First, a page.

It's a game of two heaves for embattled Enda Kenny
Published 15/06/2014 | 02:30
SETTLING down to watch Ingerland dramatically struggle to a one-all draw with the Yanks in the World Cup this very weekend four years ago, my mobile phone bleeped.
"Game on," read the brief message. It wasn't about the football. The cryptic message signalled the Fine Gael leadership heave had begun.
Richard Bruton spoke to Enda Kenny that day and told him he no longer had confidence in him as leader. The decisive incident being a poll showing Fine Gael overtaken by the Labour Party can be viewed now with a large dollop of irony.
How times have changed.
The rest of the Fine Gael leadership heave is, as they say, history. Except Enda Kenny is again facing a critical moment in his lengthy political career.
This time around, his position is rock solid and there is no internal party challenge.
But the pressure is coming externally from a public expressing the same doubts about his leadership of the country as surfaced in relation to his leadership of the party four years ago.
After coming to power with the largest majority in the history of the State, the Taoiseach's Coalition is dangling precariously with most now expecting it not to last its full term.
The exit from the bailout saw Fine Gael and Labour having credible chances of being returned to office – albeit with a reduced mandate.
Following a calamitous half year where the Government has displayed incompetence and lost focus and drive, the formation of the next government with neither of the coalition partners is a strong possibility.
Tanaiste Eamon Gilmore is about to depart the scene, leaving a tricky new relationship for the Taoiseach to form at the top of the Government.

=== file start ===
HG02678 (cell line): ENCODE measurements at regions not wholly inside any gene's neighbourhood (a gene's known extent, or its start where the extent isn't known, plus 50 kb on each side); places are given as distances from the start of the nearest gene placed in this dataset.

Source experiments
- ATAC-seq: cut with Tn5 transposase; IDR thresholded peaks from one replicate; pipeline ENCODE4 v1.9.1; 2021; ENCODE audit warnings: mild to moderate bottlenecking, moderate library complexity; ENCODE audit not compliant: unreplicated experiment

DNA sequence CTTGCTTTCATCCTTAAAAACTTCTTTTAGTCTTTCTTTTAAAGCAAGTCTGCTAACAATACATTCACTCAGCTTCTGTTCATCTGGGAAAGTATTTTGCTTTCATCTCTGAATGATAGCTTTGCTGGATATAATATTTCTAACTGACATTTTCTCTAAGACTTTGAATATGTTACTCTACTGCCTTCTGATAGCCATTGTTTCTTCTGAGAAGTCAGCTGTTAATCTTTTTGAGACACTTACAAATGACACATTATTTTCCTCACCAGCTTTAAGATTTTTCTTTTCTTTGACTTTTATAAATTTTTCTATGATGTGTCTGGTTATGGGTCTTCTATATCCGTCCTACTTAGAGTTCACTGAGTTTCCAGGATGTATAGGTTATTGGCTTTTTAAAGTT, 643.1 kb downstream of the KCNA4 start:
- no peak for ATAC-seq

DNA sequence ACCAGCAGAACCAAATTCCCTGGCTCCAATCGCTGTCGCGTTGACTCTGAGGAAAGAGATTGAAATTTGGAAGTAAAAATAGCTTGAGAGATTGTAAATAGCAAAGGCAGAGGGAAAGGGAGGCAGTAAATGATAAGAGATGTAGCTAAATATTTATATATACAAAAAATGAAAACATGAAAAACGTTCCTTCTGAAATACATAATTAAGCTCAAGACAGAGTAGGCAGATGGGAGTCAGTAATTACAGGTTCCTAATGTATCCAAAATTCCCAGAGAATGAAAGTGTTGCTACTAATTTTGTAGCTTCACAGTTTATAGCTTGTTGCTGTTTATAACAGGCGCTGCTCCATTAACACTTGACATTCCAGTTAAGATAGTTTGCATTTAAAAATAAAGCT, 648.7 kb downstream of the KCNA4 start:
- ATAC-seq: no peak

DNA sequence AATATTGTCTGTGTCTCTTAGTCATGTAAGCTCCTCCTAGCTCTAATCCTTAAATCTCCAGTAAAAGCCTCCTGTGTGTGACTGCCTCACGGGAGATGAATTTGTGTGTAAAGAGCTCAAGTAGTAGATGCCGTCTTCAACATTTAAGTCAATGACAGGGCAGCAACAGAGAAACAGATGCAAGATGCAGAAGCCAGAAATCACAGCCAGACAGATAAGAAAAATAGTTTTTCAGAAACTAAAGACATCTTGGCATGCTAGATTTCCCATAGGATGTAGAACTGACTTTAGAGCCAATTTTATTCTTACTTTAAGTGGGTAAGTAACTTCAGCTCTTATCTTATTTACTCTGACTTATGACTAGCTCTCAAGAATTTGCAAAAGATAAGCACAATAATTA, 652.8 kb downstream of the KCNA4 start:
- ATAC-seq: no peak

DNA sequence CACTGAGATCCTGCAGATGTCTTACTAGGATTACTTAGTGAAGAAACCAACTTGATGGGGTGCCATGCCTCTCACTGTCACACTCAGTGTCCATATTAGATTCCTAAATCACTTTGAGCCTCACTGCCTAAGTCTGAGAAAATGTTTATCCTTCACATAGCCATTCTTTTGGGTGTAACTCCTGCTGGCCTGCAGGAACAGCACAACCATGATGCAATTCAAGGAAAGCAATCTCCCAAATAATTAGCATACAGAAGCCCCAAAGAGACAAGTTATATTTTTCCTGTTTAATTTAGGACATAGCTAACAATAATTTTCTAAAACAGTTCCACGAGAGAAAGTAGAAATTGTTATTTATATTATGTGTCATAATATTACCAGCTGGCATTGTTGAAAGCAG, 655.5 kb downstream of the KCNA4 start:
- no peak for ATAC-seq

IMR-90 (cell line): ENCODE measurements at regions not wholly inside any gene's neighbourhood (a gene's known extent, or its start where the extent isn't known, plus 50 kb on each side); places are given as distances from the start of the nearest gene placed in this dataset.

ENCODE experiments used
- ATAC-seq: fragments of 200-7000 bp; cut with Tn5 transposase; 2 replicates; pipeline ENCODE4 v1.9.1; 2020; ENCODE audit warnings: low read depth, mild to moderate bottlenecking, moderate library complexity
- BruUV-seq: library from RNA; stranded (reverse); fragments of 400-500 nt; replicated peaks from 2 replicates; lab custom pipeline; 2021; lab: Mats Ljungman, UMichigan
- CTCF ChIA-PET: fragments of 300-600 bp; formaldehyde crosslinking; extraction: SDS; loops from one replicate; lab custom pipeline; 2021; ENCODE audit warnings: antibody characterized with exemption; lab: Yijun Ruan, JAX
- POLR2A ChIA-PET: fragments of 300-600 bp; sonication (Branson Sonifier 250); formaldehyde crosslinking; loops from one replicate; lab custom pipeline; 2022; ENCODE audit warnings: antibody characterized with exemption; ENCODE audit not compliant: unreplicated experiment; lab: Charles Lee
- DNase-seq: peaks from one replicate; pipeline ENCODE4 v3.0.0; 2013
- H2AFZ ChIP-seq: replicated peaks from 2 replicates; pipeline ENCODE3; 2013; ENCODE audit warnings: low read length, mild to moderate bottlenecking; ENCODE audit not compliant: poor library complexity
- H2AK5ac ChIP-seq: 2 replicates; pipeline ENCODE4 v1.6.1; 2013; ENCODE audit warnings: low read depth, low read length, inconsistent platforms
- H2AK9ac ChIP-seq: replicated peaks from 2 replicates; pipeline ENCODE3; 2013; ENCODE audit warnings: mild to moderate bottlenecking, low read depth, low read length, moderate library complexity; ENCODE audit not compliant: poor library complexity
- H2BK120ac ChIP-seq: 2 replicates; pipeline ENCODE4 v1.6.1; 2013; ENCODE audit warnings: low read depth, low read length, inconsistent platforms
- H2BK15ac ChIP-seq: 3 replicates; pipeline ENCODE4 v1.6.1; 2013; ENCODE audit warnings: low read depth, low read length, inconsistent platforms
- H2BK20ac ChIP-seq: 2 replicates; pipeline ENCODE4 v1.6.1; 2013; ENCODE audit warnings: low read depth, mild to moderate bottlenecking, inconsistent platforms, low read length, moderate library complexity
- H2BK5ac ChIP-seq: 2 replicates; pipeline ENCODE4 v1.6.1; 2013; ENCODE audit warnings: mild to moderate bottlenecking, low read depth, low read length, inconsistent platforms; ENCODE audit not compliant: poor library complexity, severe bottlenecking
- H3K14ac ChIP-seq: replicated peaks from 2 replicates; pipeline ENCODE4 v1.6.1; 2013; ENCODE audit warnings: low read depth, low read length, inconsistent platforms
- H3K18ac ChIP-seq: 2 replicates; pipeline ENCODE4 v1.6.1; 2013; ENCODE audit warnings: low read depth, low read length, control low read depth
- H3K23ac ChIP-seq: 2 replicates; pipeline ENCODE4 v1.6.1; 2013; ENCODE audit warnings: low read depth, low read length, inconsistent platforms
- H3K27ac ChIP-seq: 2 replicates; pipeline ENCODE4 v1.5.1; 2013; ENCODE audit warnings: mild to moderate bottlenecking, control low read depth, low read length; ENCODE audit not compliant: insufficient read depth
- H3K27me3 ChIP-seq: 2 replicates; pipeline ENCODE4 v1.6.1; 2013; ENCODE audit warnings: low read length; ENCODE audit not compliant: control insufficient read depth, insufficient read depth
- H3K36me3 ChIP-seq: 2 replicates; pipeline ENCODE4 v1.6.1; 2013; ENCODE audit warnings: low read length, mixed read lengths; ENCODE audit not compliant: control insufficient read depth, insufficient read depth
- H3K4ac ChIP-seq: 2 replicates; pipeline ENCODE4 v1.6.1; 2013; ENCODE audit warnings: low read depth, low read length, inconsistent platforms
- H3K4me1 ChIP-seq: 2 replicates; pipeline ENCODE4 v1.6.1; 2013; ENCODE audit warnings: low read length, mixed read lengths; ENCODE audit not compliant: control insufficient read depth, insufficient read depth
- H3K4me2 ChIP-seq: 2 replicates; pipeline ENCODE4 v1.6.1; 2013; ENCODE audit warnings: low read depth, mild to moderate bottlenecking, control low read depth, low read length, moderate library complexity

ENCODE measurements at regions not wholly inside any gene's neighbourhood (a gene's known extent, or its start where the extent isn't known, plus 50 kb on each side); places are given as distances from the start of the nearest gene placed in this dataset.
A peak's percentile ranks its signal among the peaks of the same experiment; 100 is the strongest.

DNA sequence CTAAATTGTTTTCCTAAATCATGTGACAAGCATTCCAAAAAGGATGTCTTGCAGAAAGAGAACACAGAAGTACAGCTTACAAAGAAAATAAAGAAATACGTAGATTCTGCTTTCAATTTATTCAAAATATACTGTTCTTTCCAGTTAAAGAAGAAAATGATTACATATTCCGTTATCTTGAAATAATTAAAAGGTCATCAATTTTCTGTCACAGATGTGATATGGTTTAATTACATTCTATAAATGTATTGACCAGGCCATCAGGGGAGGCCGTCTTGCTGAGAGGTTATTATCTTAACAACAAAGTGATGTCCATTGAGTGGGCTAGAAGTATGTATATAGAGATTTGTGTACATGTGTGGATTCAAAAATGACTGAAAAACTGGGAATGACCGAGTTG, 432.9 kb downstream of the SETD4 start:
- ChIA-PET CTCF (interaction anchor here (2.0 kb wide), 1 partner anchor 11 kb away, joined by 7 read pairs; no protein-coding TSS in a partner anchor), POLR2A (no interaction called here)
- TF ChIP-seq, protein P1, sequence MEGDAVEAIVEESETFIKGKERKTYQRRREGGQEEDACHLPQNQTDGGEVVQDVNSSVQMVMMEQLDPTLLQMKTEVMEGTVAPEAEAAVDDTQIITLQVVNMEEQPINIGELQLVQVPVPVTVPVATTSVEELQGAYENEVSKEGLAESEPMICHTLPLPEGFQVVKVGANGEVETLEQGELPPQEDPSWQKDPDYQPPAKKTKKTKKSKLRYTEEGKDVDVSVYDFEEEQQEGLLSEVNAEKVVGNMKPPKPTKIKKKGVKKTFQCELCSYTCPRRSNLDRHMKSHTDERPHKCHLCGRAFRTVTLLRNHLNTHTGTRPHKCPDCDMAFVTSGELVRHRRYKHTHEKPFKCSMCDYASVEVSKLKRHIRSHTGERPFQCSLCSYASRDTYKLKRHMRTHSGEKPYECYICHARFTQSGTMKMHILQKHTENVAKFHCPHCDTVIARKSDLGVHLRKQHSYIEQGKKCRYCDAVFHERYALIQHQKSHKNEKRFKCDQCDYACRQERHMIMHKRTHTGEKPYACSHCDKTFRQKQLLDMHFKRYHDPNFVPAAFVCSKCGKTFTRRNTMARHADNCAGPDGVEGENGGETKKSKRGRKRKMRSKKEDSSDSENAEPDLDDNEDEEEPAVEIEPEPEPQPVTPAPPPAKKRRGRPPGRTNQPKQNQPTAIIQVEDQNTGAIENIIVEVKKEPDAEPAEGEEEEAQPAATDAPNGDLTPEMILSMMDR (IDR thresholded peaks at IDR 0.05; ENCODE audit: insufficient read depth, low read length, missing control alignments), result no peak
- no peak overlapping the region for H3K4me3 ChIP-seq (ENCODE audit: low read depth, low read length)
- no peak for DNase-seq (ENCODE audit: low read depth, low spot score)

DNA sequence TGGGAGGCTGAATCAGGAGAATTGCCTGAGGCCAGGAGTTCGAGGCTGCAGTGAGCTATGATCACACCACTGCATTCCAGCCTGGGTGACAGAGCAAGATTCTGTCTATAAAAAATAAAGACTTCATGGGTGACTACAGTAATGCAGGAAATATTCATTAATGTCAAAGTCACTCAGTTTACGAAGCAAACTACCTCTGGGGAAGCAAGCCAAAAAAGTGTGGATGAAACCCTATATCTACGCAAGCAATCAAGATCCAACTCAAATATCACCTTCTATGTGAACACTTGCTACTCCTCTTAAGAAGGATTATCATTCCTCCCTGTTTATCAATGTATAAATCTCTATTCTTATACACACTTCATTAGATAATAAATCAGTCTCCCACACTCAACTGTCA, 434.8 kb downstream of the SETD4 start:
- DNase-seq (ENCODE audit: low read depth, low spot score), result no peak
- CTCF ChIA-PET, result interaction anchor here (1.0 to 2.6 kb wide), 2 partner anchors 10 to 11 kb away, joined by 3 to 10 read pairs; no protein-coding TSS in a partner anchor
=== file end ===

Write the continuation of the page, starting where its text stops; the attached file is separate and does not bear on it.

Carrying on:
The cabinet reshuffle presents the opportunity for Kenny to show he is not as conservative as everybody suspects by making some dramatic changes.
His chances of returning Fine Gael to power for the first time are ebbing away.
Aspirations of heading to Aras an Uachtarain in 2018 can be forgotten.
Kenny has retained the ability to be affable on a one-to-one level but his judgement on the national mood is shot.
His insistence on the Government having a majority on the banking inquiry – even after the Coalition incompetently cocked up that arrangement – shows how far he has drifted from the heady days of promising 'New Politics'.
He now leads a Government that lurches from political incident to political accident and can't even organise a vote on a committee properly. All this time, the option to cut and run to Brussels is still there.
Last week he admitted he had been approached earlier in the year to see if he would be interested in taking up an EU post. The vacancies are still open.
Game on, Enda.
So start playing or get off the pitch.